Bryan Cranston copped to “white blindness” and it actually felt pretty genuine
Plenty of white people say they’ll “do the work.” Bryan Cranston is actually doing it.
Many revere actor Bryan Cranston for his on-screen transformation from a high school teacher into a chaotic neutral meth lord on the hit show Breaking Bad. And if a recent conversation is any indication, he’s going through personal development as well, as he publicly wrestles with the implications of whiteness and allows such revelations to inform his artistic choices.
In a candid interview with the Los Angeles Times, Cranston details the social realities he’s recently been trying to thoughtfully face — given the hard truths that the pandemic, the Trump years, and the 2020 resurgence of the Black Lives Matter Movement have given us all to sit with. He utters what we all long to hear our Boomer relatives say: “I’m 65 years old now, and I need to learn, I need to change,” he told the Times. And for once in the grand scheme of public displays of white remorse, it feels very genuine — probably because he’s taking real action behind the sentiment, and trying to spark thoughtful introspection with his work.
Cranston had been set to direct a production of the 1984 Larry Shue play The Foreigner at LA’s Geffen Playhouse. The Foreigner — a slapstick play in which an Englishman defends a fishing lodge from becoming a Ku Klux Klan meeting house — won Best American Play in the Outer Critics Circle Awards at its nascence. But its life as a play is a prime example of the innocuous ways people can perpetuate antiquated perspectives, even with the best of intentions. What was once seen as a progressive piece of theater is now an outdated relic of 1980s meditations on the white savior, and fortunately, Cranston realized that.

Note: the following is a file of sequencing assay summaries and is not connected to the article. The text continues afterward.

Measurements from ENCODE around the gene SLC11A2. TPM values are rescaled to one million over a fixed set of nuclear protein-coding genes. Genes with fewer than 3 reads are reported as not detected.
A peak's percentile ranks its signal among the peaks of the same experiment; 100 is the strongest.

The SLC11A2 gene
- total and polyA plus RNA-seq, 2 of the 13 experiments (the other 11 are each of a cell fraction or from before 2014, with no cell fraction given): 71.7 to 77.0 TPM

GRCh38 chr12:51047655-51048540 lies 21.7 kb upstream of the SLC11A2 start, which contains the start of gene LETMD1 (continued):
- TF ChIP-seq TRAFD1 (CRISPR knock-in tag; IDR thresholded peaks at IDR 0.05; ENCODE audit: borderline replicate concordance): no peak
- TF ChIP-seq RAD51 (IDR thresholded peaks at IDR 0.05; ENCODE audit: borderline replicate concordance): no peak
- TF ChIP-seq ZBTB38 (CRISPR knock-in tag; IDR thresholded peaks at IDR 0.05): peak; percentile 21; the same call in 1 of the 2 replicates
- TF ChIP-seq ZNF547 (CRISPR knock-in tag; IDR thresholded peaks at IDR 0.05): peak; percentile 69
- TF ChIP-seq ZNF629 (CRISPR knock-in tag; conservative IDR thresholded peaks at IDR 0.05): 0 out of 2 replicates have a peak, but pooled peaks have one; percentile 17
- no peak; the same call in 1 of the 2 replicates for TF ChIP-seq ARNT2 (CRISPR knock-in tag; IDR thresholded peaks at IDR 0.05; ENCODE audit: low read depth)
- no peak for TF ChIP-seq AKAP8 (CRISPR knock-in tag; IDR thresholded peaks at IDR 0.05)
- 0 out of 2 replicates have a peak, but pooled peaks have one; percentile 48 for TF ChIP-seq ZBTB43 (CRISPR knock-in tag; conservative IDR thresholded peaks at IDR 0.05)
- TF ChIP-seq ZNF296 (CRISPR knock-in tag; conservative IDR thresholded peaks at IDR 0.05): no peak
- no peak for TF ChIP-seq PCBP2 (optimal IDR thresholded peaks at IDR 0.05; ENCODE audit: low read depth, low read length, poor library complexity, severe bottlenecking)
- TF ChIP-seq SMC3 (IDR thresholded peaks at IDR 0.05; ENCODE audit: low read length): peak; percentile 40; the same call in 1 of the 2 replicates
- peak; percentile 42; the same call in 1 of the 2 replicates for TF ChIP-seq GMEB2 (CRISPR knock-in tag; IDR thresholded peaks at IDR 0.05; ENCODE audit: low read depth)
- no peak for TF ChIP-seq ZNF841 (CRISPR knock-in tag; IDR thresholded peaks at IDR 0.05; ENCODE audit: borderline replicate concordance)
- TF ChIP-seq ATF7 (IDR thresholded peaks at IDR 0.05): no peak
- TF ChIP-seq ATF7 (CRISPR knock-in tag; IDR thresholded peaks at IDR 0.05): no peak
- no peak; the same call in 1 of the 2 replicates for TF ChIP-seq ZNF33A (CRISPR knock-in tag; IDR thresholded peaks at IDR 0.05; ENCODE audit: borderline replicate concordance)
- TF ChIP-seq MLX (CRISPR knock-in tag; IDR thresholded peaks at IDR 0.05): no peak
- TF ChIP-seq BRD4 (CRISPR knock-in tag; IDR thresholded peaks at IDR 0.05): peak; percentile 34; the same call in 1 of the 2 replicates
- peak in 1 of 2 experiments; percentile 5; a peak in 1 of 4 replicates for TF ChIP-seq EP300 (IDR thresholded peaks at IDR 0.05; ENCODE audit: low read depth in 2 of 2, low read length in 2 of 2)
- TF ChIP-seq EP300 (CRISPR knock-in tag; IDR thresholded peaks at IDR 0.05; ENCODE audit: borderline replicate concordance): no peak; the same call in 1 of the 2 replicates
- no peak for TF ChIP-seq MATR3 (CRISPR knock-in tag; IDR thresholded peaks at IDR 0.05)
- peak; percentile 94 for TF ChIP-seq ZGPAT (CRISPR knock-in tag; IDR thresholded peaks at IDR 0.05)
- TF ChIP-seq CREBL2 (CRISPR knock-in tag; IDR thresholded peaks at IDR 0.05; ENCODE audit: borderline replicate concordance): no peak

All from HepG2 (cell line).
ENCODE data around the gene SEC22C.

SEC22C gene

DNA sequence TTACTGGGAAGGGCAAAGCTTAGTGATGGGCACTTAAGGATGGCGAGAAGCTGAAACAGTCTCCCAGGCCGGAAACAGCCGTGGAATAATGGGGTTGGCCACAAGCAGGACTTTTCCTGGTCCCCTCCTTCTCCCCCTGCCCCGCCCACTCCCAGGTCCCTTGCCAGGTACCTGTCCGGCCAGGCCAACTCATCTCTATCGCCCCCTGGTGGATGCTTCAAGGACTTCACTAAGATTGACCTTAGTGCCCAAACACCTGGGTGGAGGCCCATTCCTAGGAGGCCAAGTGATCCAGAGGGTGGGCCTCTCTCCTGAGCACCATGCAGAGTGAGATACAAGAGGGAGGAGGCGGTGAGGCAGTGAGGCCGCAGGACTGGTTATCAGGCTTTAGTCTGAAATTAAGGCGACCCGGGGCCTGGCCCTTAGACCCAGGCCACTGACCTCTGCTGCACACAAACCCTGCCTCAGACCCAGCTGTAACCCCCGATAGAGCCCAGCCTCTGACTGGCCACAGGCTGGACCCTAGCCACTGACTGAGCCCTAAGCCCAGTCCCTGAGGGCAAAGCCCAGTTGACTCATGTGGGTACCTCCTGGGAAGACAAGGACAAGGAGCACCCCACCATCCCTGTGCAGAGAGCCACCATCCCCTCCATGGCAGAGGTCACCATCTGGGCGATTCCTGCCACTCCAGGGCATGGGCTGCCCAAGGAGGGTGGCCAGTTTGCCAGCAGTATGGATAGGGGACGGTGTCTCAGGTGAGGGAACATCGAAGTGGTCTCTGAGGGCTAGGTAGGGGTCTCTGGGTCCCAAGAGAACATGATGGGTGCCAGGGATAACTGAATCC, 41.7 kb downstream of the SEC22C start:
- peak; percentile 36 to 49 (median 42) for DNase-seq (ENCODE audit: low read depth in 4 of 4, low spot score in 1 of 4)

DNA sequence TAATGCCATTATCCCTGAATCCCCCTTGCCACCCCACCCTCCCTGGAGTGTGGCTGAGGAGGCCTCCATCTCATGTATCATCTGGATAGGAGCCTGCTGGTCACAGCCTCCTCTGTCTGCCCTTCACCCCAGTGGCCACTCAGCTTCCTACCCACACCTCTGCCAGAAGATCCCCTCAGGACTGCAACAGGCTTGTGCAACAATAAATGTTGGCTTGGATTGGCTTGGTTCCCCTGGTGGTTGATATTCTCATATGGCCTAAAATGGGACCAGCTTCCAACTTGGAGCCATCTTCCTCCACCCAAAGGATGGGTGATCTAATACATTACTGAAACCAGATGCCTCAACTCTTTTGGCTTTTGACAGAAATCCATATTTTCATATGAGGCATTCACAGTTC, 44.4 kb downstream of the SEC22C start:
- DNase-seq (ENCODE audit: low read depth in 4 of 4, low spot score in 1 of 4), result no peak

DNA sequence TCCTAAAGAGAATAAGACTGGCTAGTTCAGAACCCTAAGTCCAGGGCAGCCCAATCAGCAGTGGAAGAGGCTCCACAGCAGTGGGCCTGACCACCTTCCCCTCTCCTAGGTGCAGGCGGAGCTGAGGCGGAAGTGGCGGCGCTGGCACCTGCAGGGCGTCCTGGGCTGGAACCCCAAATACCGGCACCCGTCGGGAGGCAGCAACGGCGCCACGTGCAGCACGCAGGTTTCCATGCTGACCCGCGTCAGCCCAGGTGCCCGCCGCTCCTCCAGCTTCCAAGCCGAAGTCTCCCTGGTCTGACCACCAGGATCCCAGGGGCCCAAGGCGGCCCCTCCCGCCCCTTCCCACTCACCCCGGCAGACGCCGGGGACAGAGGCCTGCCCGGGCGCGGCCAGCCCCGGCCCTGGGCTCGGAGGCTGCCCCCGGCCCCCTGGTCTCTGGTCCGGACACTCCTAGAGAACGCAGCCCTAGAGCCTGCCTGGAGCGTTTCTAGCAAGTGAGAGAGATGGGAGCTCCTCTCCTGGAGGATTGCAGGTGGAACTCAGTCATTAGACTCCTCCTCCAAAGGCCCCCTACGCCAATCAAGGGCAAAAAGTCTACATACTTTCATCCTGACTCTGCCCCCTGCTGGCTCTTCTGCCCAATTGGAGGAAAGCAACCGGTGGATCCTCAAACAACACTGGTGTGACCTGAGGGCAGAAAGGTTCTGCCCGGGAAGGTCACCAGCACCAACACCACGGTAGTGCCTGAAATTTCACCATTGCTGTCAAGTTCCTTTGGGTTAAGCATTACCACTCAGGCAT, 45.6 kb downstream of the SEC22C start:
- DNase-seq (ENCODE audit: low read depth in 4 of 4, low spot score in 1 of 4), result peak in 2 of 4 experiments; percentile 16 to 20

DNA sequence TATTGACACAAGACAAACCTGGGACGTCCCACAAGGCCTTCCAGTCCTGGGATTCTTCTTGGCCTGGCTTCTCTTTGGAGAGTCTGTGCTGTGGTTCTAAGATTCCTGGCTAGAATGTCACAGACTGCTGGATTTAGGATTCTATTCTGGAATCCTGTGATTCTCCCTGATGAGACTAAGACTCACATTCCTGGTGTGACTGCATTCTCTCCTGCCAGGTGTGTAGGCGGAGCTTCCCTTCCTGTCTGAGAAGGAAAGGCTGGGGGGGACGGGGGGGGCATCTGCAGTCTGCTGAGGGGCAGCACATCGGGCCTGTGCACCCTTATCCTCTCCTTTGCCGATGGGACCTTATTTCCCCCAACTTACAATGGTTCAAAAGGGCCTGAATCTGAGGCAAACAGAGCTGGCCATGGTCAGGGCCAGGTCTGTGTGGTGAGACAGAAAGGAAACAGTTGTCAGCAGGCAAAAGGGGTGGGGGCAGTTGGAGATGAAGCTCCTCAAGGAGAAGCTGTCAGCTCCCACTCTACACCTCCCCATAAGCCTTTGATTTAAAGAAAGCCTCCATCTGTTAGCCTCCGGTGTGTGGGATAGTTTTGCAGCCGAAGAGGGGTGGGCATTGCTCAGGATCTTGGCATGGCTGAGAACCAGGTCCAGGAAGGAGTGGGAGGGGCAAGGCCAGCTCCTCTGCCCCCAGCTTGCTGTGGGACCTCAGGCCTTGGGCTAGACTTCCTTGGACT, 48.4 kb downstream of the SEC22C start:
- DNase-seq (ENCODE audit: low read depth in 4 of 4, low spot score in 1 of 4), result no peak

“It is a privileged viewpoint to be able to look at the Ku Klux Klan and laugh at them and belittle them for their broken and hateful ideology,” he told the Times. “But the Ku Klux Klan and Charlottesville and white supremacists — that’s still happening and it’s not funny. It’s not funny to any group that is marginalized by these groups’ hatred, and it really taught me something.”
Cranston attributes his initial amusement at The Foreigner to what he calls his “white blindness,” but he was eventually drawn to deeper self-examination. “I realized, ‘Oh my God, if there’s one, there’s two, and if there’s two, there are 20 blind spots that I have … what else am I blind to?” he added. “If we’re taking up space with a very palatable play from the 1980s where rich old white people can laugh at white supremacists and say, ‘Shame on you,’ and have a good night in the theater, things need to change, I need to change.”
Cranston decided to shift away from his plans for The Foreigner, and to instead play Charles Nichols in the same theater company’s West Coast premiere of Power of Sail. In the play, written by Paul Grellong, Nichols is a Harvard professor who invites a Holocaust-denying white nationalist to speak at his symposium, causing extreme backlash and allowing the production to delve into the complexities of free speech. Cranston said of the play’s lessons, “There need to be barriers, there need to be guard rails. ... If someone wants to say the Holocaust was a hoax, which is against history … to give a person space to amplify that speech is not tolerance. It’s abusive.” Power of Sail runs through March 20 in Los Angeles.